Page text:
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Dalhousie withdraws formal complaint against DSU Vice-President

On behalf of Dalhousie University, Vice-Provost Student Affairs Arig al-Shaibah released a statement this afternoon announcing their decision to withdraw the formal complaint against one of the Dalhousie University Student Union Vice-President’s, Masuma Khan.

For “three critical reasons,” al-Shaibah says the Dal Senate supports the decision after “having considered and weighed all of the events of the last few weeks, and particularly the last couple of days,” the memo titled Supporting freedom of expression, respectful dialogue and inclusive environment at Dalhousie University reads.

al-Shaibah emphasizes an importance and need for creating dialogue at Dal and and more transparency. She writes she has created “a small team of students and faculty members to advise on and assist in facilitating a campus dialogue series, to be launched with internal and external experts.”

Khan has recently been the centre of a senate disciplinary hearing after refusing to agree to the original, informal resolution process, “including a leadership development opportunity with a social justice advocate, was most appropriate given the nature of the situation;” al-Shaibah says she felt this was the best way to handle the situation.

The Situation

DSU tried to pass a resolution on June 28 to boycott Canada Day 2017 but due to a procedural error, they were unable to pass the resolution in time. When it did pass on July 19 it was amended, saying the DSU would participate in Canada 150 events that were created with Indigenous peoples.

Dal student, Michael Smith brought forward a formal complaint to the university against Khan because of her now-deleted Facebook post, followed by an op-ed in the National Post on July 10 denouncing the DSU’s decision to not participate in Canada Day celebrations. Khan’s Facebook post was in reaction to backlash over her initial resolution.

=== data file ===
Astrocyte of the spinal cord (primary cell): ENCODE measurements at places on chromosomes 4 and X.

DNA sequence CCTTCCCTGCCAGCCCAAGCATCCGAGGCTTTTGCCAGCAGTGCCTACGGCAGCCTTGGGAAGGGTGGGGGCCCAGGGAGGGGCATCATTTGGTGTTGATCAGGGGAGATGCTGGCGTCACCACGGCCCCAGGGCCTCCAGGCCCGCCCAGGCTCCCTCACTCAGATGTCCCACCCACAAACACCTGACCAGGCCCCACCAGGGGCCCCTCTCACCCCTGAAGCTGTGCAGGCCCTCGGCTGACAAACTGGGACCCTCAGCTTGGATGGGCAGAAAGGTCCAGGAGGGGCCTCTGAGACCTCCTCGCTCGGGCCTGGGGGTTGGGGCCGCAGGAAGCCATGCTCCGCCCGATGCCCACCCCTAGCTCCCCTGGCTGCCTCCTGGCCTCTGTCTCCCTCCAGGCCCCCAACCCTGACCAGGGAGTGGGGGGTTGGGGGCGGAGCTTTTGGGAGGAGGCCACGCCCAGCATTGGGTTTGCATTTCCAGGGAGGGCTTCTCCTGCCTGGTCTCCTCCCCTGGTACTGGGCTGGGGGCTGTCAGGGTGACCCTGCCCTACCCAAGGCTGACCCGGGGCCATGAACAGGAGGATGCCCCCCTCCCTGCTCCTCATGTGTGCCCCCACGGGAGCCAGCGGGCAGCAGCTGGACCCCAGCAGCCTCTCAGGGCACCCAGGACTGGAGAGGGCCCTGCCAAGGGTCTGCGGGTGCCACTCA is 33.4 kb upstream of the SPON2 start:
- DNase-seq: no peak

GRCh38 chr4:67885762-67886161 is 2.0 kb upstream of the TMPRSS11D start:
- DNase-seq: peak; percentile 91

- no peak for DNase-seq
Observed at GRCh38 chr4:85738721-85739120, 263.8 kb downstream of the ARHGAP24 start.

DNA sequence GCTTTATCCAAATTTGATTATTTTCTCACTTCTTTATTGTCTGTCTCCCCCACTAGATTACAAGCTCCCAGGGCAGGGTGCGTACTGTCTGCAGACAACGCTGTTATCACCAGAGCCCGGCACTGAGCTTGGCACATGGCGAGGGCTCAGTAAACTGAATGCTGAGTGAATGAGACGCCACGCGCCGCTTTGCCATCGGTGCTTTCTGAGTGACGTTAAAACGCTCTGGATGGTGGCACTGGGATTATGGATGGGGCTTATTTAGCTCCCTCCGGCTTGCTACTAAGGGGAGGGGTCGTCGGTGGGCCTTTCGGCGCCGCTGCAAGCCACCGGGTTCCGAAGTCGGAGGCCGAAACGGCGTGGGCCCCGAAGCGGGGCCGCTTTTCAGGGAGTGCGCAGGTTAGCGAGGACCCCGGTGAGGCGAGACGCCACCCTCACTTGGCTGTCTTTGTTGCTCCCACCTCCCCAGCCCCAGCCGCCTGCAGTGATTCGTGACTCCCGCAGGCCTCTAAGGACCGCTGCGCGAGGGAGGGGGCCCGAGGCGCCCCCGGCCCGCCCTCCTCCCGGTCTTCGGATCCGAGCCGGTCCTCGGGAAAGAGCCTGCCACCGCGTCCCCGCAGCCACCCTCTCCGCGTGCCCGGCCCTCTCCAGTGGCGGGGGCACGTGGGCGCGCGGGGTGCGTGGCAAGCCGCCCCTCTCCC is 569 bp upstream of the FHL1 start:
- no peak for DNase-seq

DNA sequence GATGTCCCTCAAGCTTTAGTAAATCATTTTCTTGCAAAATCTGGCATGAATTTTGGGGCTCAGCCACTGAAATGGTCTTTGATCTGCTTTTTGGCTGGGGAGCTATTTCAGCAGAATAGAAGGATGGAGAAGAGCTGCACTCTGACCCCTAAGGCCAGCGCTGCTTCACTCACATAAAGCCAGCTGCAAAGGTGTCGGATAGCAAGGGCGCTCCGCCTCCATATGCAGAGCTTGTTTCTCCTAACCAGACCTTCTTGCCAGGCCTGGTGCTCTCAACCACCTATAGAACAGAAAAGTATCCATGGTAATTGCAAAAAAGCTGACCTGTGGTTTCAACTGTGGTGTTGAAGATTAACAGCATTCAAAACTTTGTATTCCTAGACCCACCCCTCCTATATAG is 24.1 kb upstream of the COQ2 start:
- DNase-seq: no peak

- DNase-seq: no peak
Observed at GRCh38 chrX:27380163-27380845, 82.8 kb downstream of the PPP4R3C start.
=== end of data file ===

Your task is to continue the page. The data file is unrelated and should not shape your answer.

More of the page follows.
Dal’s Code of Student Conduct section C-1(f) states: “No student shall engage in unwelcome or persistent conduct that the student knows, or ought to reasonably know, would cause another person to feel demeaned, intimidated or harassed.”

The university found Khan’s language in the post was in contravention of this, therefore formal disciplinary action was to be debated by the Senate; according to the memo released, the specific parts of the Facebook post in question were: “Fuck you all,” “whitefragilitycankissmyass,” and “whitetearsarentsacred.”

Letters of support

Throughout these events over the past weeks, the Gazette has received numerous letters of support for Khan:

Dalhousie Faculty of Arts and Social Sciences 

The Ontario Civil Liberties Association

The Society of Graduate Students from Western University in London, Ontario 

The Dalhousie Faculty of Arts and Social Sciences Chairs and Directors 

“A Dal grad and former editor of the Gazette, I am appalled at how the university has treated Masuma Khan.

Like others, it seems to me that the whole process of “disciplining” her is unjust and the reading of your “code” inaccurate. The idea of a “disciplinary hearing” for making fair political comments about white privilege is ludicrous.

As the letter from Dal staff said, ‘Encouraging speech which challenges us as a community to reflect upon our roles in colonialism, oppression of marginalized communities, and systemic racism is critical to the mandate of this (or any other) university: censoring such speech is antithetical to that mandate.’

In the late 60s and early 70s, we fought against similar actions by the administration, for a real student voice in university affairs (e.g., the sit-in against the George Report)., and against the sexism and racism of the day. The current administration’s actions are demeaning and and attempt to intimidate Ms. Khan and all others at Dal who speak truth to power. They are especially worrisome when directed at a woman of colour who is questioning how indigenous history is recognised. I expect more of my alma mater.

Please stop the hearing and apologise to Ms. Khan for the way she has been treated. It also seems to be time to review that code and how it is applied. (That should be done with full and inclusive student input.)” – Dorothy Wigmore, former Gazette editor and Dal alumna


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